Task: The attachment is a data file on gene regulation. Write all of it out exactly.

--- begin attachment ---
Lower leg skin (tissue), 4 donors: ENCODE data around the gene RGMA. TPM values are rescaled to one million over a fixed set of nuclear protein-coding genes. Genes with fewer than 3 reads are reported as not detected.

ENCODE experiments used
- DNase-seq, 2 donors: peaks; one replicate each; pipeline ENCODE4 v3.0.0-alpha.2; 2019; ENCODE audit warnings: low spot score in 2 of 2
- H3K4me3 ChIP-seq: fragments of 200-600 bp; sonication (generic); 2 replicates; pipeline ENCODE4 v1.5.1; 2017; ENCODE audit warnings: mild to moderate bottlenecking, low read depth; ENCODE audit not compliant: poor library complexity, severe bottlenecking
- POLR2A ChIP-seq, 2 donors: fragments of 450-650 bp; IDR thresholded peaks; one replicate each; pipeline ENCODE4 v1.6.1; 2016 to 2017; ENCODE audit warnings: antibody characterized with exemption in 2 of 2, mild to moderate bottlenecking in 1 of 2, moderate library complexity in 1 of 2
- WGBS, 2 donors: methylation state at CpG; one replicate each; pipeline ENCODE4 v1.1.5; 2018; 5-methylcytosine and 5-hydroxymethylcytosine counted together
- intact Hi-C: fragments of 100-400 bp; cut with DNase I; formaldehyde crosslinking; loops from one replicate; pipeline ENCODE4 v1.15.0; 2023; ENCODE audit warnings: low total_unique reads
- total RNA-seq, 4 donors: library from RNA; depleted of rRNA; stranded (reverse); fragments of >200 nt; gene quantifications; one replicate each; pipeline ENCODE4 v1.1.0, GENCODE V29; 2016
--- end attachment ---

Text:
Lower leg skin (tissue), 4 donors: ENCODE data around the gene RGMA. TPM values are rescaled to one million over a fixed set of nuclear protein-coding genes. Genes with fewer than 3 reads are reported as not detected.

ENCODE experiments used
- DNase-seq, 2 donors: peaks; one replicate each; pipeline ENCODE4 v3.0.0-alpha.2; 2019; ENCODE audit warnings: low spot score in 2 of 2
- H3K4me3 ChIP-seq: fragments of 200-600 bp; sonication (generic); 2 replicates; pipeline ENCODE4 v1.5.1; 2017; ENCODE audit warnings: mild to moderate bottlenecking, low read depth; ENCODE audit not compliant: poor library complexity, severe bottlenecking
- POLR2A ChIP-seq, 2 donors: fragments of 450-650 bp; IDR thresholded peaks; one replicate each; pipeline ENCODE4 v1.6.1; 2016 to 2017; ENCODE audit warnings: antibody characterized with exemption in 2 of 2, mild to moderate bottlenecking in 1 of 2, moderate library complexity in 1 of 2
- WGBS, 2 donors: methylation state at CpG; one replicate each; pipeline ENCODE4 v1.1.5; 2018; 5-methylcytosine and 5-hydroxymethylcytosine counted together
- intact Hi-C: fragments of 100-400 bp; cut with DNase I; formaldehyde crosslinking; loops from one replicate; pipeline ENCODE4 v1.15.0; 2023; ENCODE audit warnings: low total_unique reads
- total RNA-seq, 4 donors: library from RNA; depleted of rRNA; stranded (reverse); fragments of >200 nt; gene quantifications; one replicate each; pipeline ENCODE4 v1.1.0, GENCODE V29; 2016